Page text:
AB - Objective. For brain-machine interfaces (BMI) to be used in activities of daily living by paralyzed individuals, the BMI should be as autonomous as possible. One of the challenges is how the feedback is extracted and utilized in the BMI. Our long-term goal is to create autonomous BMIs that can utilize an evaluative feedback from the brain to update the decoding algorithm and use it intelligently in order to adapt the decoder. In this study, we show how to extract the necessary evaluative feedback from a biologically realistic (synthetic) source, use both the quantity and the quality of the feedback, and how that feedback information can be incorporated into a reinforcement learning (RL) controller architecture to maximize its performance. Approach. Motivated by the perception-action-reward cycle (PARC) in the brain which links reward for cognitive decision making and goal-directed behavior, we used a reward-based RL architecture named Actor-Critic RL as the model. Instead of using an error signal towards building an autonomous BMI, we envision to use a reward signal from the nucleus accumbens (NAcc) which plays a key role in the linking of reward to motor behaviors. To deal with the complexity and non-stationarity of biological reward signals, we used a confidence metric which was used to indicate the degree of feedback accuracy. This confidence was added to the Actor's weight update equation in the RL controller architecture. If the confidence was high (>0.2), the BMI decoder used this feedback to update its parameters. However, when the confidence was low, the BMI decoder ignored the feedback and did not update its parameters. The range between high confidence and low confidence was termed as the 'ambiguous' region. When the feedback was within this region, the BMI decoder updated its weight at a lower rate than when fully confident, which was decided by the confidence. We used two biologically realistic models to generate synthetic data for MI (Izhikevich model) and NAcc (Humphries model) to validate proposed controller architecture. Main results. In this work, we show how the overall performance of the BMI was improved by using a threshold close to the decision boundary to reject erroneous feedback. Additionally, we show the stability of the system improved when the feedback was used with a threshold. Significance: The result of this study is a step towards making BMIs autonomous. While our method is not fully autonomous, the results demonstrate that extensive training times necessary at the beginning of each BMI session can be significantly decreased. In our approach, decoder training time was only limited to 10 trials in the first BMI session. Subsequent sessions used previous session weights to initialize the decoder. We also present a method where the use of a threshold can be applied to any decoder with a feedback signal that is less than perfect so that erroneous feedback can be avoided and the stability of the system can be increased.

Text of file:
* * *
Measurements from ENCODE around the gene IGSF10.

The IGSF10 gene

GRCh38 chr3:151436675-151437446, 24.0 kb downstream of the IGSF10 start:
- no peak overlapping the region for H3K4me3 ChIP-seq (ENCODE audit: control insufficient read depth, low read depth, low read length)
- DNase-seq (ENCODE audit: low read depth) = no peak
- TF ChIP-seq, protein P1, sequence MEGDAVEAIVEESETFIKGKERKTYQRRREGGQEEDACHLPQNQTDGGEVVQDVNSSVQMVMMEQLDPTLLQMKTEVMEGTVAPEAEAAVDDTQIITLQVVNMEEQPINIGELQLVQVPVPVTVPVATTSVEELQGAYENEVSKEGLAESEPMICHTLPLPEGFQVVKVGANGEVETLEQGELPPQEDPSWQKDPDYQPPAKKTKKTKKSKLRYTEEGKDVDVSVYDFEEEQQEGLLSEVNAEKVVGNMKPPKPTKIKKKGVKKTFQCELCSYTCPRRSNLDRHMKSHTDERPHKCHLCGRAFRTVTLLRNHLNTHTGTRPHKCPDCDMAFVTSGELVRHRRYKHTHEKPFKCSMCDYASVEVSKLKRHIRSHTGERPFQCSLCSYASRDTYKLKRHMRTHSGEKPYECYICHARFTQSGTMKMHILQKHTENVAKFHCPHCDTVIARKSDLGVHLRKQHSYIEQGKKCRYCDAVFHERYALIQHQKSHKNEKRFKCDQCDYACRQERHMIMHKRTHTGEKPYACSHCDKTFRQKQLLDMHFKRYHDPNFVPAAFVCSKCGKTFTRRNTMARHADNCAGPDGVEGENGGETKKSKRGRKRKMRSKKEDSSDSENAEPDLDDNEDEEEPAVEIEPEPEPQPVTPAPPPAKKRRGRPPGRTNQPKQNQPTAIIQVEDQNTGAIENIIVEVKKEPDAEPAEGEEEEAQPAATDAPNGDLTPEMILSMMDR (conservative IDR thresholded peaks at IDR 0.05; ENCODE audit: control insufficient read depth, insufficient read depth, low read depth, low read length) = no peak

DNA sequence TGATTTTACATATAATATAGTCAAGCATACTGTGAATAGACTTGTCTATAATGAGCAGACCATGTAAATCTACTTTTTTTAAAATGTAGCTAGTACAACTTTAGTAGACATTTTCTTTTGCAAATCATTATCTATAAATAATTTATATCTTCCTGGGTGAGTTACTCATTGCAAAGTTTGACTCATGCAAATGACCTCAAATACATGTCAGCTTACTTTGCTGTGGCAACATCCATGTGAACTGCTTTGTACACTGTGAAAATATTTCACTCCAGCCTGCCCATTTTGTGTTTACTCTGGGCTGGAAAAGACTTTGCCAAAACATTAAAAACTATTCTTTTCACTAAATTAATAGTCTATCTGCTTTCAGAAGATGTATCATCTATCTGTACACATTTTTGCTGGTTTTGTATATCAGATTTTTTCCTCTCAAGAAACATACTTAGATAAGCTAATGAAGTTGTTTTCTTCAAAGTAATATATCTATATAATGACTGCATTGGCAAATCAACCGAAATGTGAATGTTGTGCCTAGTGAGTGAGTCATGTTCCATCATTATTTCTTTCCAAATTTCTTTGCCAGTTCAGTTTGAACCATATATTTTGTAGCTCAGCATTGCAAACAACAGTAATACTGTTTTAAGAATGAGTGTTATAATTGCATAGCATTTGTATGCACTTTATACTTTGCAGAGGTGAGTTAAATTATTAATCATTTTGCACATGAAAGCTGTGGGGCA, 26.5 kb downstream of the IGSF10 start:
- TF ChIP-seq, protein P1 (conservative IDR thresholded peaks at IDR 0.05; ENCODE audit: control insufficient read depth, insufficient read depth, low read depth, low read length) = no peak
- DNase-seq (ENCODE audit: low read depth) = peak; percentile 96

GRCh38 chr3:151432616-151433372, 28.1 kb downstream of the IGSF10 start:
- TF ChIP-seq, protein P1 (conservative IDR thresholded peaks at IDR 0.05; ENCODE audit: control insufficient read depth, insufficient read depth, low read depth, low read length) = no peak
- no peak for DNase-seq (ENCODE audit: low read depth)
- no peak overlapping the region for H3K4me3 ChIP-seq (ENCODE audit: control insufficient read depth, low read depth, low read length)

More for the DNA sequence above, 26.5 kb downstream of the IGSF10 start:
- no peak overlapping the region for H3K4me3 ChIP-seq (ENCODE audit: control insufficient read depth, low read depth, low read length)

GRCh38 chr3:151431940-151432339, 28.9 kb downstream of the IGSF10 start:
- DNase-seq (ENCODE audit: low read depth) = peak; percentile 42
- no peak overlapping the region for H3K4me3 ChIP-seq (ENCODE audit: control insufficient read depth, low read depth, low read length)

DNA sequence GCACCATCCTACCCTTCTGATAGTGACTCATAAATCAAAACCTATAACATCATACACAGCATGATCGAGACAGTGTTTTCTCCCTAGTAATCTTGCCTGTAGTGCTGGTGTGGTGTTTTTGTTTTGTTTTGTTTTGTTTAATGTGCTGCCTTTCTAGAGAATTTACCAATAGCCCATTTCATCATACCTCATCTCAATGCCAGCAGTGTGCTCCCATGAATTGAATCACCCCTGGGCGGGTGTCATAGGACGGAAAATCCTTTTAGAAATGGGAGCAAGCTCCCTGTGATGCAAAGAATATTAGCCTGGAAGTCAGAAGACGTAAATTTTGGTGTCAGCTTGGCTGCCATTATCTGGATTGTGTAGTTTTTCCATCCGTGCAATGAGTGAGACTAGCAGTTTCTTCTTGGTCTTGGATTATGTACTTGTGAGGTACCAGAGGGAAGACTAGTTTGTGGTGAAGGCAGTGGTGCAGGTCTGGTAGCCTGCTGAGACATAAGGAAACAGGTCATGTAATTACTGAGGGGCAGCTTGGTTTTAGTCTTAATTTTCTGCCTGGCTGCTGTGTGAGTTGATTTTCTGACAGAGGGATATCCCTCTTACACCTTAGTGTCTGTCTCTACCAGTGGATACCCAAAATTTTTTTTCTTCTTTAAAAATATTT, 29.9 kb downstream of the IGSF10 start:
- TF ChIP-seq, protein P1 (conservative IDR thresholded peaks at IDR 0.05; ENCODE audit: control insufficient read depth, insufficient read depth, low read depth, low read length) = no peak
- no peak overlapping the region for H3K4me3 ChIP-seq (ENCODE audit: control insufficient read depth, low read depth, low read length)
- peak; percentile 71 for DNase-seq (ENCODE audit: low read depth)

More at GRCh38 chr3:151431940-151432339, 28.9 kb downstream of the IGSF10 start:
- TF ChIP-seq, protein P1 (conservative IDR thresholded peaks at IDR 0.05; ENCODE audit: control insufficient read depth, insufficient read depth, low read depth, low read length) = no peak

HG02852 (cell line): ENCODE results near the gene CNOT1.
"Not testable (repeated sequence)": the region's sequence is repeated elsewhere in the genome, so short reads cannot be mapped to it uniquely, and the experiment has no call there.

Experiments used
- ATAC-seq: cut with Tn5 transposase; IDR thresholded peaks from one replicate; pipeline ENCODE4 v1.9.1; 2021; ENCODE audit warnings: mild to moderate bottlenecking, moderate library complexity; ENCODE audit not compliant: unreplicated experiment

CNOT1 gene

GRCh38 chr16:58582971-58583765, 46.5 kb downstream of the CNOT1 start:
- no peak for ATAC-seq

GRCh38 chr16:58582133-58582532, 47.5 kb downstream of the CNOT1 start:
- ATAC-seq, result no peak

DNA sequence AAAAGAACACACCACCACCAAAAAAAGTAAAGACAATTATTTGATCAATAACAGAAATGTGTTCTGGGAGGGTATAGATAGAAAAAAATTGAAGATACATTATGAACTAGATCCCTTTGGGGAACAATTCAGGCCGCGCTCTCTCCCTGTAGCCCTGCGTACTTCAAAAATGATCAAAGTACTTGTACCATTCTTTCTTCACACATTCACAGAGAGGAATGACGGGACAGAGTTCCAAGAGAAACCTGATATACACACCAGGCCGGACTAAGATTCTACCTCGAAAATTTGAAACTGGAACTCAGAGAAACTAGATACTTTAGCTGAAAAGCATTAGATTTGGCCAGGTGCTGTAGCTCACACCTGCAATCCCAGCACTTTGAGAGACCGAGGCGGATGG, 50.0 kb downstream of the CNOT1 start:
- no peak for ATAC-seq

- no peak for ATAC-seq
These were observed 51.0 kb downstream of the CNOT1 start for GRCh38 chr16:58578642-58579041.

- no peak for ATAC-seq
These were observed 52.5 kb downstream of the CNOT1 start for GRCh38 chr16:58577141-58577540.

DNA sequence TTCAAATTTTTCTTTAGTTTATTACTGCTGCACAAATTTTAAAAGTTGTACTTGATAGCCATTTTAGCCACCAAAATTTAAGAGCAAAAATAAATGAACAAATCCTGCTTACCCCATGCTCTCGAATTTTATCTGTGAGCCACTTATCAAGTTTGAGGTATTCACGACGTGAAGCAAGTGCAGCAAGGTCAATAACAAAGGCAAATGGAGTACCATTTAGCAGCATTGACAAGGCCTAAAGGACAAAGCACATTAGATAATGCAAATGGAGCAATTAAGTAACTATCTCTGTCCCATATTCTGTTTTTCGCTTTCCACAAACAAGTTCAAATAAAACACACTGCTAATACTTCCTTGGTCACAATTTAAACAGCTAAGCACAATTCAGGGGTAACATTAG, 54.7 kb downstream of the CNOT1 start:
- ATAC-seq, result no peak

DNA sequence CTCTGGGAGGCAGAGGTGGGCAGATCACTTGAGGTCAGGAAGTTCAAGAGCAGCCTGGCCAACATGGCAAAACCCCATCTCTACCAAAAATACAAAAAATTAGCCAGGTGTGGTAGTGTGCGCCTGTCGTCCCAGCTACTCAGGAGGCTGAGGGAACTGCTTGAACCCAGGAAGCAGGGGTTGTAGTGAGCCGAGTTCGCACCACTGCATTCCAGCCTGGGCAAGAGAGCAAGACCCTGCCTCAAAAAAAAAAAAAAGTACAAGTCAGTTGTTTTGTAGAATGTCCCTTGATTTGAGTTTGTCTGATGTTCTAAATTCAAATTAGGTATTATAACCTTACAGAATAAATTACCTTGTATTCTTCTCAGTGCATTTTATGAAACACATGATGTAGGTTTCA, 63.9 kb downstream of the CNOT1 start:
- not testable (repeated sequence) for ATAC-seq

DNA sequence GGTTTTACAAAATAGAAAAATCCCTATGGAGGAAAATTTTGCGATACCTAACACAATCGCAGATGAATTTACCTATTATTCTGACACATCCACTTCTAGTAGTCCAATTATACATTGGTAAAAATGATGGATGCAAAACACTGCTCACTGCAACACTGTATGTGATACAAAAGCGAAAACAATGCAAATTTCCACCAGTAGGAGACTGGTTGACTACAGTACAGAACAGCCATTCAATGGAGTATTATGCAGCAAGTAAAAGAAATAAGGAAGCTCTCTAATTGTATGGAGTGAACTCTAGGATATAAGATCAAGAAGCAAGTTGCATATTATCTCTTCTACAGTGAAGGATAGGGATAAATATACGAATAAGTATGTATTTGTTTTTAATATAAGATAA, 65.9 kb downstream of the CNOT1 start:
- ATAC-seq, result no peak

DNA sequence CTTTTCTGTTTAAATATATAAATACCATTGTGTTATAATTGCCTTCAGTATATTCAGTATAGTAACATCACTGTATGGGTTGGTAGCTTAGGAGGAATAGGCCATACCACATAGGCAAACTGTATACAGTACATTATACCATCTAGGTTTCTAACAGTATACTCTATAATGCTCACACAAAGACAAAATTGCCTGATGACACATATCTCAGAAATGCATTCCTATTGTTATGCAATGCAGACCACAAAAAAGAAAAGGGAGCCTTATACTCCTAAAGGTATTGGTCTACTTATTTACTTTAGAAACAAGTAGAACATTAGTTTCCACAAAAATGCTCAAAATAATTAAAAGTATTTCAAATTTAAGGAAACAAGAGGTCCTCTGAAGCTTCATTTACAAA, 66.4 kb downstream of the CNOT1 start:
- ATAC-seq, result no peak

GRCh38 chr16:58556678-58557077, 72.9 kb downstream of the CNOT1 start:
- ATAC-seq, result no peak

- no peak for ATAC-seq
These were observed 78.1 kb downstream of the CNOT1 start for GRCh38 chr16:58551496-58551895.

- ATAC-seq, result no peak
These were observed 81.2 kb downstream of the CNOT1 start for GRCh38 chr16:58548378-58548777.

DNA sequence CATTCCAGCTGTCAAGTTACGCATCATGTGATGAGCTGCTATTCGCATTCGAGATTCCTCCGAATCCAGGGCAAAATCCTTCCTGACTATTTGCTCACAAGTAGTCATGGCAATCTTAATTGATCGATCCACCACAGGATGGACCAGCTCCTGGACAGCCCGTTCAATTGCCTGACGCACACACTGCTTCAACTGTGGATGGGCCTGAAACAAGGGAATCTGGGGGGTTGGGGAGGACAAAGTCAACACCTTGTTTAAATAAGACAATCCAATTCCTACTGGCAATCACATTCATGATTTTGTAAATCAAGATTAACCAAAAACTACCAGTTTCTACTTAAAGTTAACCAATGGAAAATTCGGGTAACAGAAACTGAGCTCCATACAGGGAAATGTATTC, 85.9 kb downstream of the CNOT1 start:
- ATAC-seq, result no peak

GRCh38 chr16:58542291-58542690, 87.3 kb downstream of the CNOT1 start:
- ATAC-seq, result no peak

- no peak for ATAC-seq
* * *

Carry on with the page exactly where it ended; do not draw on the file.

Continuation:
KW - biological feedback

KW - brain machine interface

KW - confidence

KW - decoder

KW - nucleus Accumbens

KW - reinforcement learning

UR - http://www.scopus.com/inward/record.url?scp=85020472961&partnerID=8YFLogxK

UR - http://www.scopus.com/inward/citedby.url?scp=85020472961&partnerID=8YFLogxK

U2 - 10.1088/1741-2552/aa6317

DO - 10.1088/1741-2552/aa6317

M3 - Article

C2 - 28240598

AN - SCOPUS:85020472961

VL - 14

JO - Journal of Neural Engineering

JF - Journal of Neural Engineering

SN - 1741-2560

IS - 3

M1 - 036016

ER -